This New Era
You could look at the situations of veteran defencemen Wade Redden and Sheldon Souray and regard one or both as spectacular falls from graces.
Four years ago, Redden was a Canadian Olympian. Souray was seen as a unique offensive force with his awesome shot, a 26-goal shooter, and a very popular member of the Montreal Canadiens.
And today both are essentially homeless. Well, as homeless as millionaires many times over can possibly be.
A decline in the 33-year-old Redden's play hastened his departure from the New York Rangers, or at least from the Ranger payroll. Souray's game might be similar to what it was in recent years, but injury problems and voicing his displeasure with Oiler management made him persona non grata.
The $23 million and the four years Redden has left on his contract might mean, rather incredibly, that his NHL career is over. For the 34-year-old Souray, there appear to be takers, possibly on re-entry waivers, with Columbus the most frequently mentioned destination and the Rangers always a possibiity when you're talking big-salaried players wanting out of Edmonton.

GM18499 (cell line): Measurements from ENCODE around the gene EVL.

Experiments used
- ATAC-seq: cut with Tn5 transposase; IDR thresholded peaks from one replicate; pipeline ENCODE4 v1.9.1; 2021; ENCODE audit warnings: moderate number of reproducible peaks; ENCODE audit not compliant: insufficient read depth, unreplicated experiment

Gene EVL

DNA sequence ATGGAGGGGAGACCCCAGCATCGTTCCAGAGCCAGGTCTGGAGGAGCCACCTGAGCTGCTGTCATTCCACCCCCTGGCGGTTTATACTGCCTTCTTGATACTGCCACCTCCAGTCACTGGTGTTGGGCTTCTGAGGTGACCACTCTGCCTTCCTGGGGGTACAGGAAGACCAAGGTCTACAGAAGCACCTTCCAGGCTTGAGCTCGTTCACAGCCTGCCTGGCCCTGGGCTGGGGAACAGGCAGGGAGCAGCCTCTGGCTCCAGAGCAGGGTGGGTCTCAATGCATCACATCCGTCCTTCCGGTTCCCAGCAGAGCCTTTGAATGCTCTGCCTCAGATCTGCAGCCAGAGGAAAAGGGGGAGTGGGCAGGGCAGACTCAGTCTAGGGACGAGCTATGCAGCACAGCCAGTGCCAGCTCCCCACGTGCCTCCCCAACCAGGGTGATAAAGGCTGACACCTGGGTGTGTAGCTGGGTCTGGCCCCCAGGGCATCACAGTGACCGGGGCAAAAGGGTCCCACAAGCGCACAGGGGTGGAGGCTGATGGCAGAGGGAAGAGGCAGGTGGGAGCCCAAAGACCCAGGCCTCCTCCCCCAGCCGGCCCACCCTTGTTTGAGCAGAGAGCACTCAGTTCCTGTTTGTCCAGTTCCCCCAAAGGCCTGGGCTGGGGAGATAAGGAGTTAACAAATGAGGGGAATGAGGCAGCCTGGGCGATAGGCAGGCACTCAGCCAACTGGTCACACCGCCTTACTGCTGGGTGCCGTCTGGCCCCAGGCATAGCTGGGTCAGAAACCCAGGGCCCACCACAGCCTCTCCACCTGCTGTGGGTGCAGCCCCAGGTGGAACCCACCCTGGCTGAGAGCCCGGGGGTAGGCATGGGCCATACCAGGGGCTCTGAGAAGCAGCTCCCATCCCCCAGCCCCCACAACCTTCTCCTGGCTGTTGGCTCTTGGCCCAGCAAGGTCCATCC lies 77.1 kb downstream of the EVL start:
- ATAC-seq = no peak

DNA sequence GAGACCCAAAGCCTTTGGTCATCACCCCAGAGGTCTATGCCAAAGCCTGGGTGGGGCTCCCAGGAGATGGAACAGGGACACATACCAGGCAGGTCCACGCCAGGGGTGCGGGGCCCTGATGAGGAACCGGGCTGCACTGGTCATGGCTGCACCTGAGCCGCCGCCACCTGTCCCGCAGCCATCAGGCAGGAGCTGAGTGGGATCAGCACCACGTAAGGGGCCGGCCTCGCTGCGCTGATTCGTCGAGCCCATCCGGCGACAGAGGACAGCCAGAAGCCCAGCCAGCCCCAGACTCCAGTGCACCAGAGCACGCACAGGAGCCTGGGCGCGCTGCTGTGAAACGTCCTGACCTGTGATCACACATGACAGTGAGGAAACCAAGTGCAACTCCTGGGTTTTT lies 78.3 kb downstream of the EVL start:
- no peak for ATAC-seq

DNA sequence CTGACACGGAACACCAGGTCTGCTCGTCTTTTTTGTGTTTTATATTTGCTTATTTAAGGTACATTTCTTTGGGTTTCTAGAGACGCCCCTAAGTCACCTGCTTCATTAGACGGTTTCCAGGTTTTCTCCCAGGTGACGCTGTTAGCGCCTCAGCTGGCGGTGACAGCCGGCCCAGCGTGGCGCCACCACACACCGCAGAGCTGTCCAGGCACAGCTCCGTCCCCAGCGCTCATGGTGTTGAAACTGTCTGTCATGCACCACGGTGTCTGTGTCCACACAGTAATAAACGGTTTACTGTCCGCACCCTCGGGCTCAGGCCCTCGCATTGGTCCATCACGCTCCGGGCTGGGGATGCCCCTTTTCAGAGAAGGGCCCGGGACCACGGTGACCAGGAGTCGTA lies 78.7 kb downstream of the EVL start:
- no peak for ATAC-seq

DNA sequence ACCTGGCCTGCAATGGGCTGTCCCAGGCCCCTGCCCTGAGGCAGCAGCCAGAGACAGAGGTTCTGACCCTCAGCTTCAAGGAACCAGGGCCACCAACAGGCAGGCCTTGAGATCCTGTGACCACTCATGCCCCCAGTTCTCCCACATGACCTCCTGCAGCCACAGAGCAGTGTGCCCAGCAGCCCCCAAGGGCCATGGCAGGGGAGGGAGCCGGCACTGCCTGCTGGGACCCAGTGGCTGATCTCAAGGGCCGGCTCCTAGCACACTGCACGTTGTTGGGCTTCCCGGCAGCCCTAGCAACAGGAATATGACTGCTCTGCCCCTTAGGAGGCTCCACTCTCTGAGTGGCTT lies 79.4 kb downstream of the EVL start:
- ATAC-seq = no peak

And wouldn't that be interesting to see the Rangers dump Redden only to be the team that adds Souray?
If there's a common ground in both cases, it's that salary, and the salary cap system, has imprisoned both players, although it may be temporary in Souray's case.
If this is 2002, one of the wealthy teams would be adding these players. Maybe it would be the Leafs adding Souray, or Chicago adding Redden, or whatever. At one time, St. Louis was a haven for big-salaried vets. Back then, these teams could spend to the moon and it didn't matter. Now, even if they liked the players, none could possibly take Redden and his full $6.5 million salary or Souray and his full $5.4 million figure because of what it would force them to do with other players.
Once 30-something players with enormous salaries could find a home, particularly under the old system where teams could absorb some of a player's salary as part of a trade. Now, it's an easier play for the blueline-challenged Anaheim Ducks to see if 18-year-old Cam Fowler can play in the NHL than to take a shot at Redden or Souray.